By contrast, spending on consumer services is down sharply from its level in the fourth quarter of 2019, with a falloff of 7.7 percent. This largely reflects declines in spending on restaurants and travel, as well as sports and other forms of live entertainment. Spending on medical services is also down sharply, as many people put off check-ups and other nonessential care. We will at best see modest growth in spending on services, with the fourth quarter figure almost certainly still well below the year-ago level.
Trade has also been a major factor in the drop in GDP in the pandemic, with exports down far more than imports.
We should expect to see further widening of the trade deficit in the fourth quarter as the trade deficit hits levels not seen since before the Great Recession. This will be a major drag on the quarter’s growth rate. The story here is that most of our trading partners have seen weaker growth than in the US, which means their imports have dropped more than ours. Also, tourism is one of the areas in which the United States had enjoyed a large surplus before the pandemic. The collapse of this sector has added to the trade deficit.
Turning to government spending, at the federal level, expenditures were roughly 1.5 percent higher in the third quarter than in the fourth quarter of 2019. By contrast, spending at the state and local level was almost 4.0 percent lower. We are likely to see a continuing decline in state and local spending in the fourth quarter (it also dropped in the third quarter) as cash starved governments have no choice but to cut back spending. If the federal government does not make additional assistance available, we will see further cutbacks in this sector, which will be a major drag on growth.
Returning to the point on timing, much of the growth that will be reported in Thursday’s fourth quarter data actually took place in the third quarter. The economy was growing rapidly at the end of the quarter and into October, but has since slowed sharply as the renewed spread of the pandemic led businesses to cut back operations or shutdown altogether.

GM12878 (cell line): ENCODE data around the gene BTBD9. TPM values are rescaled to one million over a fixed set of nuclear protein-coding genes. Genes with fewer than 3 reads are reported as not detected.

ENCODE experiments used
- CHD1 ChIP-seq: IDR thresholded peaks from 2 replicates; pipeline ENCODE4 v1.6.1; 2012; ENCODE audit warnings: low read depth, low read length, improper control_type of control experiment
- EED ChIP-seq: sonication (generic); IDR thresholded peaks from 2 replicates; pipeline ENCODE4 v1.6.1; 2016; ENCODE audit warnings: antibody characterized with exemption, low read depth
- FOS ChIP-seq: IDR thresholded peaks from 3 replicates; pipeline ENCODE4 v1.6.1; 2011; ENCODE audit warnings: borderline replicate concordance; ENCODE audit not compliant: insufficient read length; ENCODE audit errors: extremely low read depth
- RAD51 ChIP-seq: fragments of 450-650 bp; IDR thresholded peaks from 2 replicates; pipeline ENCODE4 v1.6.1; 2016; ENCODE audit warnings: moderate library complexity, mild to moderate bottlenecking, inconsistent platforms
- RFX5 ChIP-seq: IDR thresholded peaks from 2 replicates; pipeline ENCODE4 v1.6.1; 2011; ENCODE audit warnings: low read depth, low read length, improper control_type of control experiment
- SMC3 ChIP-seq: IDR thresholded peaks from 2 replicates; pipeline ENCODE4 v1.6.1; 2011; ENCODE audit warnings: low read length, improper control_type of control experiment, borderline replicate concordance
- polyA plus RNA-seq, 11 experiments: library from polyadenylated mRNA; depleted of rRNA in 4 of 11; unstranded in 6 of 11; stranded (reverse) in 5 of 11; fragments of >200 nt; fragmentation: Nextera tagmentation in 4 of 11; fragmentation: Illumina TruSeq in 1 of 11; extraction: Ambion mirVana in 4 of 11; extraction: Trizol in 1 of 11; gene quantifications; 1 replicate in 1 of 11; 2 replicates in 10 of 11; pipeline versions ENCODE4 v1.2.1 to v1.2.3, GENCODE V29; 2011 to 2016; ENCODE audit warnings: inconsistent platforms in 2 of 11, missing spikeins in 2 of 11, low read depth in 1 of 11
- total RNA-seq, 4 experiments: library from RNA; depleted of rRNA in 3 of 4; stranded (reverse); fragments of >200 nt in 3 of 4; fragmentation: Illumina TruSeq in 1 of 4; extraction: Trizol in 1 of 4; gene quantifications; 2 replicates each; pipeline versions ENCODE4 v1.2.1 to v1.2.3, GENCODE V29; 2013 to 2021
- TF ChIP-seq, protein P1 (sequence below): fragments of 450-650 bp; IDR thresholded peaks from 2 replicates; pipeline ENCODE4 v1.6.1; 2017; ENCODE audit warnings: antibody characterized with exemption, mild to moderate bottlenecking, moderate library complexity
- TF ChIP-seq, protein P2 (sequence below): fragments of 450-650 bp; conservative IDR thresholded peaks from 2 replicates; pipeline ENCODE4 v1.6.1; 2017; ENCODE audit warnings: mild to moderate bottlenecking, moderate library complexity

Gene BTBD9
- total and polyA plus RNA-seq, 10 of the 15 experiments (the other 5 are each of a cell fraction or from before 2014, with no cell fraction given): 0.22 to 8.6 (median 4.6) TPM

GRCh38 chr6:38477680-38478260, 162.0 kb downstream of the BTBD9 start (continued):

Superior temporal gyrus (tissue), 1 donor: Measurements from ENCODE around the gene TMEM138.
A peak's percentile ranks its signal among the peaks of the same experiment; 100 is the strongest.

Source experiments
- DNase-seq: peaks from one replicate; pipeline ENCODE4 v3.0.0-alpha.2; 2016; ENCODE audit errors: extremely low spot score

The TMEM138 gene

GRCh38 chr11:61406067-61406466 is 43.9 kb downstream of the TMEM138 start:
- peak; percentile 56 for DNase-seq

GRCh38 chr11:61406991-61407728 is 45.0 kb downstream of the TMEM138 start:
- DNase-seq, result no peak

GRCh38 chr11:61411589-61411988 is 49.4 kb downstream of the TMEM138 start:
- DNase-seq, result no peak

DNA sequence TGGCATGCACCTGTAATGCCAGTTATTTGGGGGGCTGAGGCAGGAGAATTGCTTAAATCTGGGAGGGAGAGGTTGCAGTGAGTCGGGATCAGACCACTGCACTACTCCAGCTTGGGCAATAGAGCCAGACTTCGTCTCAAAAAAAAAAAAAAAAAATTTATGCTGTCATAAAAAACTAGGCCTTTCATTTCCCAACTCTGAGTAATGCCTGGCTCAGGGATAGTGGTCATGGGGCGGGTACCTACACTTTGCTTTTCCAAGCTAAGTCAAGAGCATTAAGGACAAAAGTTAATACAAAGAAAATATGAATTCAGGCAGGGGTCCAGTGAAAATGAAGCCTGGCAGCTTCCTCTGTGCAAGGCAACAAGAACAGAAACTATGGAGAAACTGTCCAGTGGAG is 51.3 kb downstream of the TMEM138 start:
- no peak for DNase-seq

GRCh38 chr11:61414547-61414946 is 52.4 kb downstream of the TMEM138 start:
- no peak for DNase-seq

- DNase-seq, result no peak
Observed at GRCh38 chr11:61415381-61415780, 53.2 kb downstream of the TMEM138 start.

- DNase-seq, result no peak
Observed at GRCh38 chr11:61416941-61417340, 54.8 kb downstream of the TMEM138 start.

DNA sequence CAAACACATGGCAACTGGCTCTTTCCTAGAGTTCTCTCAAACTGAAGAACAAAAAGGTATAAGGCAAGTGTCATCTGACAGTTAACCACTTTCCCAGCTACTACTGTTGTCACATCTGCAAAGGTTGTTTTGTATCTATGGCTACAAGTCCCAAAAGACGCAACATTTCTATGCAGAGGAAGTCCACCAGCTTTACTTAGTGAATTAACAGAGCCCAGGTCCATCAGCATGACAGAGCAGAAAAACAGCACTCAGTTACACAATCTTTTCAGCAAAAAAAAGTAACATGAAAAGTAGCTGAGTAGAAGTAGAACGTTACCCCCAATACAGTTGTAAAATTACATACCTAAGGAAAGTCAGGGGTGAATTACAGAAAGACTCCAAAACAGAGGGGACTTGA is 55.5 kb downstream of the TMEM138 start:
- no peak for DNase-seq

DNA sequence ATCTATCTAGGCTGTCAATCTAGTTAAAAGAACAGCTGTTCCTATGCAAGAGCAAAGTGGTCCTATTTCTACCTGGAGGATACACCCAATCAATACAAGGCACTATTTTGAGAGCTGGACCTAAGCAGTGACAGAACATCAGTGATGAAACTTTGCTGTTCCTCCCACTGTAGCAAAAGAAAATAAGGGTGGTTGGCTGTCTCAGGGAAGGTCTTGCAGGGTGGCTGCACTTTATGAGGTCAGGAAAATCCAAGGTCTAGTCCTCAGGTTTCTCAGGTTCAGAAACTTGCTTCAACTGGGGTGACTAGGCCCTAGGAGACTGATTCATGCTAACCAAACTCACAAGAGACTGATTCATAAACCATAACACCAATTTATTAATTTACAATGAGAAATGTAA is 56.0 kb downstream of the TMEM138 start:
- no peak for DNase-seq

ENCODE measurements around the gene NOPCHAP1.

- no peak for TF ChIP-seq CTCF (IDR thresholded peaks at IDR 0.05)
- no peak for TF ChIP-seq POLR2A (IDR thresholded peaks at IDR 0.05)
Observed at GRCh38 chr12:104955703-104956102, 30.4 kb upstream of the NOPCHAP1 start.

The timing story is the same with consumption, which is more than 70 percent of GDP. If consumption had just remained at its September level throughout the fourth quarter, it would have led to a 4.3 percent annual growth rate. While consumption did rise modestly in October, it fell in November and almost certainly fell again in December.
We are still likely to end up with modest consumption growth in the quarter, but this will be entirely due to the growth in the third quarter and the start of the fourth quarter. For the last two months, consumption spending has been shrinking, and the economy has likely been shrinking as well.
The timing issue means the fourth quarter GDP numbers will be giving us a misleading picture of the overall state of the economy. We will likely be looking at a figure that, in other times, would be viewed as very strong growth, even though the economy is actually shrinking at the start of 2021.
The Gross Domestic Product, 4th Quarter 2020 (Advance Estimate) is scheduled for release by the Bureau of Economic Analysis on Thursday, January 28, 2021 at 8:30 AM Eastern Time. CEPR produces same-day analyses of government data on inflation, employment, GDP and other topics.
Follow @DeanBaker13 on Twitter to get his quick-take analysis of government data immediately upon release.